Lear enters once again with the exclamation that “I am the / king himself” (IV.6.83-84). Although he has no kingdom and is no longer the image of a king, the gods made Lear a king and only the gods can revoke his anointed state. When he hears Gloucester’s voice, Lear begins a lengthy monologue that reveals all that he has learned since his daughters betrayed him. Lear finally understands that flattery is a hazard to someone in a high position, and thus, he makes sense even in his madness. Lear believed what he knew to be lies because he accepted his older daughters’ flattery: “They flattered / me like a dog, and told me I had the white hairs in my / beard ere the black ones were there” (IV.6.96-98).
His understanding of his complicity in the events that followed is a major step in accepting responsibility and in acknowledging that he is not infallible. Lear’s words — “Goneril, with a white beard!” (IV.6.96) — might be interpreted as meaning that Lear mistakes Gloucester for Goneril. But more likely, Lear is addressing Goneril and not greeting someone whom he thinks to be Goneril. By portraying her with a white beard, Lear is asserting that his eldest daughter has inverted nature by assuming the authority of her father, and thus, the white beard, which represents knowledge, becomes the guise of his eldest daughter’s rule.
Next, Lear moves to a digression on adultery and sexuality, which fits the notion that both Regan and Goneril have fallen victim to excessive desires — something that is closely aligned with excessive sexuality. Thus the reference to Centaurs, which symbolize the complexity of man’s intellectual ability joined to the baser desires of animals, accurately describes man’s vulnerability to his more animal instincts.
As he continues, Lear moves to another subject: justice. The king has learned that those who profess honesty are often not honest, and even judges can be corrupted and bribed, and so, he advocates a turn to anarchy and a change of the rules of justice. Lear fears that justice cannot or does not exist amid so much dishonesty (IV.6.154-165).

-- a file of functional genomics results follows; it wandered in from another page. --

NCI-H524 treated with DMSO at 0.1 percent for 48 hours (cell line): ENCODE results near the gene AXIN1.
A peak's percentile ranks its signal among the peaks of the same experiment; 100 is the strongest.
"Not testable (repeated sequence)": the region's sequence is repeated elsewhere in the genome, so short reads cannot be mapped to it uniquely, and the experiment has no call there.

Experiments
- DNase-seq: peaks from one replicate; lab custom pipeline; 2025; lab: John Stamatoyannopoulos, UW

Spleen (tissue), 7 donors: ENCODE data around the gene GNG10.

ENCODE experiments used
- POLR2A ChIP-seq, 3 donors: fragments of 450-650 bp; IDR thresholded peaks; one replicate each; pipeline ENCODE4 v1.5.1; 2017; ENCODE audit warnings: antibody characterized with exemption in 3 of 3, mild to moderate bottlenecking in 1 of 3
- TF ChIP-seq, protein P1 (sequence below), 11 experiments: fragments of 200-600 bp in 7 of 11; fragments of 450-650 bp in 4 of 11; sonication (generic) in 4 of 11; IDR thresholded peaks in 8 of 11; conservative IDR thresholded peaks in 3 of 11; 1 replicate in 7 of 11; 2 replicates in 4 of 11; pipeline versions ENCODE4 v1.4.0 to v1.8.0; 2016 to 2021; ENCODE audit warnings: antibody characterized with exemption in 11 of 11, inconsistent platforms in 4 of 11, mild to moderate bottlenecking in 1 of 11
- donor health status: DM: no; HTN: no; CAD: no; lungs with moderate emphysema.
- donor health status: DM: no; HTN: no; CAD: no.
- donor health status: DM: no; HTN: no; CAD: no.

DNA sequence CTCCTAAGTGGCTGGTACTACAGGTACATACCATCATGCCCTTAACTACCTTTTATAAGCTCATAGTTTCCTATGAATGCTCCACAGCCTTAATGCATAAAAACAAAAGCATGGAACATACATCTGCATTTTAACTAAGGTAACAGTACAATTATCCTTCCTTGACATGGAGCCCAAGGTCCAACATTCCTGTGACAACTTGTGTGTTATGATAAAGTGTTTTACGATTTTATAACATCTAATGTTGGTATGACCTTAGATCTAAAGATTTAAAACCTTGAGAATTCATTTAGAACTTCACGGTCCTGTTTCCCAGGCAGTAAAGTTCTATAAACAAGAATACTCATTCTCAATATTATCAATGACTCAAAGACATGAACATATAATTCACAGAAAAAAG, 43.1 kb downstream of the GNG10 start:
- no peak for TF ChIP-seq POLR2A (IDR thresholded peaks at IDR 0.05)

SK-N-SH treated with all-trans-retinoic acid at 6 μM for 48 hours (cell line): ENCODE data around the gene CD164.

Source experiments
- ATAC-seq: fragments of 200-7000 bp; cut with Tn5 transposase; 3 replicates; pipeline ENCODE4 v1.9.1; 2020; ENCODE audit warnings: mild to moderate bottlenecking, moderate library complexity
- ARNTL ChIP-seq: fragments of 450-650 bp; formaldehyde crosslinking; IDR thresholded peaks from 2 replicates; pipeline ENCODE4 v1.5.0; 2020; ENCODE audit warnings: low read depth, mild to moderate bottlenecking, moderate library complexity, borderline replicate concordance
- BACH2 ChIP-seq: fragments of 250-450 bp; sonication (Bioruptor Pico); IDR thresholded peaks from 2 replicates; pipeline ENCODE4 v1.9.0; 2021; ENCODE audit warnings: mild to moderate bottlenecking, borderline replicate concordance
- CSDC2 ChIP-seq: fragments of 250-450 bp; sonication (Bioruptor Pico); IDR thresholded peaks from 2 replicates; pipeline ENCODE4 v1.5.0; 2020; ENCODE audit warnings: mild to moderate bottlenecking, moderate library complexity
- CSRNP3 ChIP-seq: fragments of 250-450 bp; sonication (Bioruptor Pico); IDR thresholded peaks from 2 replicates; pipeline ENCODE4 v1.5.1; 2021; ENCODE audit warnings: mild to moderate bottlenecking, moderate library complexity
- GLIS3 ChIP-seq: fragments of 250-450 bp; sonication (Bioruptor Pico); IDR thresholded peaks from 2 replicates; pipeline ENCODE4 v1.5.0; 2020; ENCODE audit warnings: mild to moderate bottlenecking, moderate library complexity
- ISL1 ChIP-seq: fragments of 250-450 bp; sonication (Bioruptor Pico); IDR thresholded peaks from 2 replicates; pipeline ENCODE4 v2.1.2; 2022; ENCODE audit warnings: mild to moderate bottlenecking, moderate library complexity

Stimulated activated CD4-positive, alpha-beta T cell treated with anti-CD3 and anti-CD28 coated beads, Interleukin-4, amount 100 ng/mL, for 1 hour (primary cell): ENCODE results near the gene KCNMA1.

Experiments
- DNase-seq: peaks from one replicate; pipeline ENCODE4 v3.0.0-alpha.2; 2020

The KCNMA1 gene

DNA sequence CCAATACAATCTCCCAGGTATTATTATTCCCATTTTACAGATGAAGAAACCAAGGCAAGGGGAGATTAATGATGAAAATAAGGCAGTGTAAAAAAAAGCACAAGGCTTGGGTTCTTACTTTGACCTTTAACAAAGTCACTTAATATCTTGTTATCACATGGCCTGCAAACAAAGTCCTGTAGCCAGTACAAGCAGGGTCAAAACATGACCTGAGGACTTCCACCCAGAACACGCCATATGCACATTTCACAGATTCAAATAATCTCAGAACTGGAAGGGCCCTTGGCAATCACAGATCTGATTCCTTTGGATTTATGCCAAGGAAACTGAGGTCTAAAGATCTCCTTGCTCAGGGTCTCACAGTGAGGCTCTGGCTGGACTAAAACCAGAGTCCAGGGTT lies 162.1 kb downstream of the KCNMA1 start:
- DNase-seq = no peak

Lear’s knowledge that all men must accept their frailty and their humanity parallels Gloucester’s own earlier discoveries. Because of his own suffering, Lear has also learned that even he is not above God’s justice. At the end of his speech, Lear shifts to a desire for his sons-in-law’s deaths, and a clearer picture of his madness emerges. Lear sees himself as a victim of Fortune, a “natural fool of Fortune” (IV.6.189). Finally, consumed with fear, Lear runs away from the Gentleman and attendants who have appeared and are searching for him. The Gentleman reminds Gloucester and Edgar that Lear has one daughter who is in harmony with nature and who will redeem him from the misery created by Goneril and Regan. His speech also reminds the audience that the battle is drawing near. Lear’s appearance and demeanor have shaken Gloucester, and in response, he prays for the gods to save him from despair and promises that he will not try to kill himself again.
Oswald’s entrance in this scene results in his death. Although he is warned, he refuses to abandon his orders to murder Gloucester. Oswald is a servant for whom obedience and position are everything. At the beginning of Act IV Scene 2, Oswald was clearly confused that Albany rejected everything that Goneril had accomplished, and here, he expects the peasant who is accompanying Gloucester to simply move out of the way and allow the old man’s murder. His sense of obedience is so great that he even asks the man who has killed him to deliver Goneril’s letter to Edmund.